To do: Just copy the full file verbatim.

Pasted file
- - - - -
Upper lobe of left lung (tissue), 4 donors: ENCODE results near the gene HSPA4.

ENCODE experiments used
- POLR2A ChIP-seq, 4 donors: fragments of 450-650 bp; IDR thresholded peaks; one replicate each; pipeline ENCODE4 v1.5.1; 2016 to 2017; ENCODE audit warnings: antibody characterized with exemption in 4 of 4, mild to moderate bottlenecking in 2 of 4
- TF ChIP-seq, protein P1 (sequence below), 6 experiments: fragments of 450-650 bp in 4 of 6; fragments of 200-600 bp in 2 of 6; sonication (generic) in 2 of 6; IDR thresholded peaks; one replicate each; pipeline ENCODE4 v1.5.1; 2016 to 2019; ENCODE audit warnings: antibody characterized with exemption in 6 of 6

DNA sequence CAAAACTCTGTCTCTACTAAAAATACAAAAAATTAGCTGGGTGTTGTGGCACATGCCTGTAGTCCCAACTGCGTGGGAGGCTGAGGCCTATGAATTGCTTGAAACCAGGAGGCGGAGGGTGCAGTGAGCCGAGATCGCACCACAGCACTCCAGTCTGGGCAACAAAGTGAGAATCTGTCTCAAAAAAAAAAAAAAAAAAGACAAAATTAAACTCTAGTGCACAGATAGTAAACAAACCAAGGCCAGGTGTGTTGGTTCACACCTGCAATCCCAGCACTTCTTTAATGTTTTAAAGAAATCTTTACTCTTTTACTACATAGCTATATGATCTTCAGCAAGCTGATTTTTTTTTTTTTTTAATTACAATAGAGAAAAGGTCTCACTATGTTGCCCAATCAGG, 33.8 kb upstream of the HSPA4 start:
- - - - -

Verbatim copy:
Upper lobe of left lung (tissue), 4 donors: ENCODE results near the gene HSPA4.

ENCODE experiments used
- POLR2A ChIP-seq, 4 donors: fragments of 450-650 bp; IDR thresholded peaks; one replicate each; pipeline ENCODE4 v1.5.1; 2016 to 2017; ENCODE audit warnings: antibody characterized with exemption in 4 of 4, mild to moderate bottlenecking in 2 of 4
- TF ChIP-seq, protein P1 (sequence below), 6 experiments: fragments of 450-650 bp in 4 of 6; fragments of 200-600 bp in 2 of 6; sonication (generic) in 2 of 6; IDR thresholded peaks; one replicate each; pipeline ENCODE4 v1.5.1; 2016 to 2019; ENCODE audit warnings: antibody characterized with exemption in 6 of 6

DNA sequence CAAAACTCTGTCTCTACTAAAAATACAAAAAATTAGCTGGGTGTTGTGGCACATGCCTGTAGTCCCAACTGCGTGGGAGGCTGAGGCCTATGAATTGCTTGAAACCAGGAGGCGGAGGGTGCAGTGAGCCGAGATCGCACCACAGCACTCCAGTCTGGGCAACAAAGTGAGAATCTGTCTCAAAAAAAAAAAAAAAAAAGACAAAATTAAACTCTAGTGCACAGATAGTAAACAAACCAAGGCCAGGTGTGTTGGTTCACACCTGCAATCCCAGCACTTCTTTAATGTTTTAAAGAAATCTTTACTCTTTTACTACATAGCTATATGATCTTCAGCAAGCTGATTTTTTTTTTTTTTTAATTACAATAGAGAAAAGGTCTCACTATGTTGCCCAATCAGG, 33.8 kb upstream of the HSPA4 start: